India is one of the largest and fastest-growing economies in the world. On one hand, when we are making such economic advancements there is still a section that is deprived of basic needs. According to a report by UNDP, India has lifted 271 million people out of poverty between 2006 and 2016. The improved assets in the country include cooking fuel, sanitation, and nutrition for the poor. But is it enough?
Children and Poverty
Millions of children in India are still involved in daily wage-earning, poor children are not educated. They do not receive proper nutrition. 373 million Indians still continue to experience acute deprivations. Most of these deprived populations are children, the future of the country. A joint report released by UNICEF and International Labor Organization in 2019 stated that 30.3 percent of extremely poor children live in India. The nation has been successful in reducing cases in the Multidimensional Poverty Index (MPI) but the core issues remain the same. Education for poor children, reducing drop-outs from schools, food security, and child mortality are the burning issues that the country is currently facing.
Illiteracy in India
The Right to Education Act 0f 2009 has been instrumental in reducing the number of out-of-school children in India. Yet, there are 6 million children still out of school in India. The Covid-19 pandemic induced economic insecurities have led to an addition in the number of Out of School Children. A number of children have started helping parents with household chores, daily wage-earning, or taking care of younger siblings. The pandemic has made the situations of girls more vulnerable. Spending more time at home leads to an increase in their involvement in household activities and in many cases they also fall victims to child marriage.
Drop-outs, and Problems in Education System
A recent ASER Report has stated that many young children have not joined school after the reopening and there is a sharp jump in out-of-school children in the 6-10 age groups. This has gone up from 1.8% (in 2018) to 5.3% (in 2020) and among all children up to 16 years from 4% to 5.5%. One primary reason for this may be the financial constraints parents are facing due to the pandemic.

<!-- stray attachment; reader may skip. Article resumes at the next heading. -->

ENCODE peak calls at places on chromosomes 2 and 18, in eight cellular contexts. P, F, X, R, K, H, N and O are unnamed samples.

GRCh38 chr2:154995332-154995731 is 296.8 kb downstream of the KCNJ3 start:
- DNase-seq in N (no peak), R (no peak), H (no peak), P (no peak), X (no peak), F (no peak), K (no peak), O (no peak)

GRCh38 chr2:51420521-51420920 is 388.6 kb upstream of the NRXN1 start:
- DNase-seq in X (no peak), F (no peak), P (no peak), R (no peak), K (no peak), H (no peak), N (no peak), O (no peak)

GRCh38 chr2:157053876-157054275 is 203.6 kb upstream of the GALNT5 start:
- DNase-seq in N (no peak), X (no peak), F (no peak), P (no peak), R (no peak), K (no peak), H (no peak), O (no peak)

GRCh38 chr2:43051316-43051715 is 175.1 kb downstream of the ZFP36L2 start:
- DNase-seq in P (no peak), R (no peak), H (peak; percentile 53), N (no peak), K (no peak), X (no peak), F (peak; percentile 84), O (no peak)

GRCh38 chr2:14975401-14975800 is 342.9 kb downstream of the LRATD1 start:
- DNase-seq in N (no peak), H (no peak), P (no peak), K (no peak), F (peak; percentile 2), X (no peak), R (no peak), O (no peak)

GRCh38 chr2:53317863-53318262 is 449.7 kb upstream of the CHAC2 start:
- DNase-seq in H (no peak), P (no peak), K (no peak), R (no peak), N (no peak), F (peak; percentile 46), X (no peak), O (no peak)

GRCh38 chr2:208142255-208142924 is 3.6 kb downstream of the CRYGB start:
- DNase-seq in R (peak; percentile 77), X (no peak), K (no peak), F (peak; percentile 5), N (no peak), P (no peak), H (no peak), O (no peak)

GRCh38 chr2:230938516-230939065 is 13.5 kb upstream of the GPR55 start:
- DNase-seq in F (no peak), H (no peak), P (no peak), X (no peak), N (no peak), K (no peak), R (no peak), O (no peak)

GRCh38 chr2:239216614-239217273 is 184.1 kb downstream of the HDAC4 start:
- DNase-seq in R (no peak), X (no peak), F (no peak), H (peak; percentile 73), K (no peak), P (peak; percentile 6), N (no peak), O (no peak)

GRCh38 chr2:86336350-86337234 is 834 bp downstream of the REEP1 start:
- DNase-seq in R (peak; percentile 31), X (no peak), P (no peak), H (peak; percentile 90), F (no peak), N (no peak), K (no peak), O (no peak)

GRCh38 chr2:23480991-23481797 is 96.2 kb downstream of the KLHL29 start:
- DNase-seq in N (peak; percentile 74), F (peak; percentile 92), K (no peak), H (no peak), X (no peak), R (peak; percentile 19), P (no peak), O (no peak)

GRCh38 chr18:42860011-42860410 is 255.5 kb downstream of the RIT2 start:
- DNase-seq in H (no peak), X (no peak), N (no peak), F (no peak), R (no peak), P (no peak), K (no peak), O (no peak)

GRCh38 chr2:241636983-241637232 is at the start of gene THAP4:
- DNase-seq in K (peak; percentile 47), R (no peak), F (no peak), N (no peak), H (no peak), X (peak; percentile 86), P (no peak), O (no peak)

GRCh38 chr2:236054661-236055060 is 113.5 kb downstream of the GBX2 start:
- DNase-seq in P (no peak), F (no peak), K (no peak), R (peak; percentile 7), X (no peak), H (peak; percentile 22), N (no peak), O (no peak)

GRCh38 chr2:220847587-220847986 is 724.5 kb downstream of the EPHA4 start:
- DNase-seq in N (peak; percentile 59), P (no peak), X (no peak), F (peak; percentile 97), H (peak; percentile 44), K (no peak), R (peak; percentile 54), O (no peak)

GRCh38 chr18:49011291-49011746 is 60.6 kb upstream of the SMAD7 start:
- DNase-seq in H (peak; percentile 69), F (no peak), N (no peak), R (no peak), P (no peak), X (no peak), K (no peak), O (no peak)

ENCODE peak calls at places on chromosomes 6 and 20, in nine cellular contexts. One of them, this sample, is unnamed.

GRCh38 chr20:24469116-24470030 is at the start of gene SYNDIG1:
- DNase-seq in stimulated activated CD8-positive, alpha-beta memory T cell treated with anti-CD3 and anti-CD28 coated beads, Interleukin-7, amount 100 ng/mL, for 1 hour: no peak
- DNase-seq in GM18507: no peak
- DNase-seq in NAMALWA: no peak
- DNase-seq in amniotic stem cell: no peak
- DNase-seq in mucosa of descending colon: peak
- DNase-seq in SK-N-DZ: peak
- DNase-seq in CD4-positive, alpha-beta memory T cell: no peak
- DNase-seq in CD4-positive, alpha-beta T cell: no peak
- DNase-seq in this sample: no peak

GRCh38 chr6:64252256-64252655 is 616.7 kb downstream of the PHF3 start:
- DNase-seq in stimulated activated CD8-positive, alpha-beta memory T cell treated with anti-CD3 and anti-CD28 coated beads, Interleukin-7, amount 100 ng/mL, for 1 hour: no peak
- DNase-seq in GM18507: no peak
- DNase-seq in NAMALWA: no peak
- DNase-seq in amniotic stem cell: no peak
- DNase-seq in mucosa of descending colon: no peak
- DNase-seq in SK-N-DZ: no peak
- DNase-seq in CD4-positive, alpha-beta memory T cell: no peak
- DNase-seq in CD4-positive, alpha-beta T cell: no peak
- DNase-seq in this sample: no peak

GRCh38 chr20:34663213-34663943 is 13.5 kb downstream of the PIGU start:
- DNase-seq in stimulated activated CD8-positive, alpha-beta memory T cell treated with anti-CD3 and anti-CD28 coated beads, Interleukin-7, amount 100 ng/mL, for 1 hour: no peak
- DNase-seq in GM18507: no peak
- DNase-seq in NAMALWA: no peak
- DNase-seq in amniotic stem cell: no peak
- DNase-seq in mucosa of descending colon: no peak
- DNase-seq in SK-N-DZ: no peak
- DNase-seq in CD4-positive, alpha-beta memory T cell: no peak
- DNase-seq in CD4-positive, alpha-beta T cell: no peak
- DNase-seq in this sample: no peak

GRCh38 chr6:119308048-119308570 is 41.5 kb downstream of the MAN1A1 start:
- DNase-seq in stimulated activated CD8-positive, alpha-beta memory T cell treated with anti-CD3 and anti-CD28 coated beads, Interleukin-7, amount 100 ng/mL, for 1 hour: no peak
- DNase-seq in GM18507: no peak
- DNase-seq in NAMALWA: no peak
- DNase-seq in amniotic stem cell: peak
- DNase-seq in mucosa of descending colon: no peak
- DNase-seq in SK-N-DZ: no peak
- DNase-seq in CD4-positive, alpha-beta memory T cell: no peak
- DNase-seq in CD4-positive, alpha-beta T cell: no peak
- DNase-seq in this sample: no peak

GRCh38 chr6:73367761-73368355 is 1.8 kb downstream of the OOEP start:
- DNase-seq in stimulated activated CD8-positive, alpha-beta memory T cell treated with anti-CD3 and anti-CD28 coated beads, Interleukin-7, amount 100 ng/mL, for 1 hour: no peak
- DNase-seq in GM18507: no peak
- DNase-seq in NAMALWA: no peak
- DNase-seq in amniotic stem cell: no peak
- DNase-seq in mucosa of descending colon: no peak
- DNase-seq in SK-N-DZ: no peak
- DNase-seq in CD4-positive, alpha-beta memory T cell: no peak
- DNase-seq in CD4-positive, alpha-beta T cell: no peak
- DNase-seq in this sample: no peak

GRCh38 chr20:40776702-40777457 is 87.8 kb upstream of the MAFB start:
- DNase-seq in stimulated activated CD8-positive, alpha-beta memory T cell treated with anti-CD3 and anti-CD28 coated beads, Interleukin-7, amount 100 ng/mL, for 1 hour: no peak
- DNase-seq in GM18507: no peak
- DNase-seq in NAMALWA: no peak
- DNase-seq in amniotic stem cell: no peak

School-going children also often face the problem of poor learning levels. This obstacle in learning is the outcome of the absence of a strong foundation. This foundation is usually provided by quality early childhood education. Another problem is the lack of qualified teachers and the absence of quality teacher training.
Smile Foundation Interventions
Smile Foundation’s Mission Education program works for the education of poor children in urban slums and rural areas. Since 2002, more than 232,000 children have been directly benefitted through the program. Smile Foundation’s educational initiatives include Pre-school [3-6 yrs], Non-Formal Education [6-14 yrs non-school going], Remedial Education [6-14 yrs school going], and Bridge Course [14-18 yrs drop-outs]. Nutritious food is provided in the Mission education centers for children to encourage them to attend school.
During the pandemic teachers from Mission Education ensured that no child was left behind in their studies. Classes were conducted online for children. For the poor children who did not have access to digital devices, teachers delivered notes. Cluster classes were conducted once the lockdown was eased. Teachers’ training and counseling sessions for parents were also conducted.
The key to development lies in educating children. Partnerships between the government and other stakeholders can fast-track the process of education for poor children. Improving access to education, counseling of students and parents, innovations in classroom teaching and learning process can aid the condition of education in India.